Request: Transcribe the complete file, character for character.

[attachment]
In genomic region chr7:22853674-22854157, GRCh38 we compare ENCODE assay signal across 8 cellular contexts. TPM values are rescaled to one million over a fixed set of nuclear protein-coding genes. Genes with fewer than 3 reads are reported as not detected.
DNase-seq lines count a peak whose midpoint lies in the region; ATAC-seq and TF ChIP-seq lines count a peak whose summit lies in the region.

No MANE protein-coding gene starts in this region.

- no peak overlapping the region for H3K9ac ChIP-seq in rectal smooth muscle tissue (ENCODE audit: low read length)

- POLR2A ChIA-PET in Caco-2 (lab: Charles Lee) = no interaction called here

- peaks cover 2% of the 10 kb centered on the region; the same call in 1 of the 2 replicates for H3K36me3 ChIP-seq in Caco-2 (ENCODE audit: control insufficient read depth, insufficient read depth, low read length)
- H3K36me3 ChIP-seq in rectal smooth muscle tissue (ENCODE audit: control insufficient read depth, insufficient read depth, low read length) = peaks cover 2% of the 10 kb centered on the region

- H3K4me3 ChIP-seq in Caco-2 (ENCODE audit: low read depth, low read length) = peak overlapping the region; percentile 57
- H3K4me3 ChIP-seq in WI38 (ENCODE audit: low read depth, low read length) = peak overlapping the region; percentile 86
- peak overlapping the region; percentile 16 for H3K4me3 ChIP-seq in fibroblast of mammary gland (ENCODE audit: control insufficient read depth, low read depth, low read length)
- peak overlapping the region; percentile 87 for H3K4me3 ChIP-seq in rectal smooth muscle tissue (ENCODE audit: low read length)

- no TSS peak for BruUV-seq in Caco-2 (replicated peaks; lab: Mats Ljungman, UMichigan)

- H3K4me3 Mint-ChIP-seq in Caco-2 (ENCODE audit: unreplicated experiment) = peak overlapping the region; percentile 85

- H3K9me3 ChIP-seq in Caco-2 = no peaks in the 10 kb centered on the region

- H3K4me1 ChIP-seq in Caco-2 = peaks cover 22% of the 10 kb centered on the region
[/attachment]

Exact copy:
In genomic region chr7:22853674-22854157, GRCh38 we compare ENCODE assay signal across 8 cellular contexts. TPM values are rescaled to one million over a fixed set of nuclear protein-coding genes. Genes with fewer than 3 reads are reported as not detected.
DNase-seq lines count a peak whose midpoint lies in the region; ATAC-seq and TF ChIP-seq lines count a peak whose summit lies in the region.

No MANE protein-coding gene starts in this region.

- no peak overlapping the region for H3K9ac ChIP-seq in rectal smooth muscle tissue (ENCODE audit: low read length)

- POLR2A ChIA-PET in Caco-2 (lab: Charles Lee) = no interaction called here

- peaks cover 2% of the 10 kb centered on the region; the same call in 1 of the 2 replicates for H3K36me3 ChIP-seq in Caco-2 (ENCODE audit: control insufficient read depth, insufficient read depth, low read length)
- H3K36me3 ChIP-seq in rectal smooth muscle tissue (ENCODE audit: control insufficient read depth, insufficient read depth, low read length) = peaks cover 2% of the 10 kb centered on the region

- H3K4me3 ChIP-seq in Caco-2 (ENCODE audit: low read depth, low read length) = peak overlapping the region; percentile 57
- H3K4me3 ChIP-seq in WI38 (ENCODE audit: low read depth, low read length) = peak overlapping the region; percentile 86
- peak overlapping the region; percentile 16 for H3K4me3 ChIP-seq in fibroblast of mammary gland (ENCODE audit: control insufficient read depth, low read depth, low read length)
- peak overlapping the region; percentile 87 for H3K4me3 ChIP-seq in rectal smooth muscle tissue (ENCODE audit: low read length)

- no TSS peak for BruUV-seq in Caco-2 (replicated peaks; lab: Mats Ljungman, UMichigan)

- H3K4me3 Mint-ChIP-seq in Caco-2 (ENCODE audit: unreplicated experiment) = peak overlapping the region; percentile 85

- H3K9me3 ChIP-seq in Caco-2 = no peaks in the 10 kb centered on the region

- H3K4me1 ChIP-seq in Caco-2 = peaks cover 22% of the 10 kb centered on the region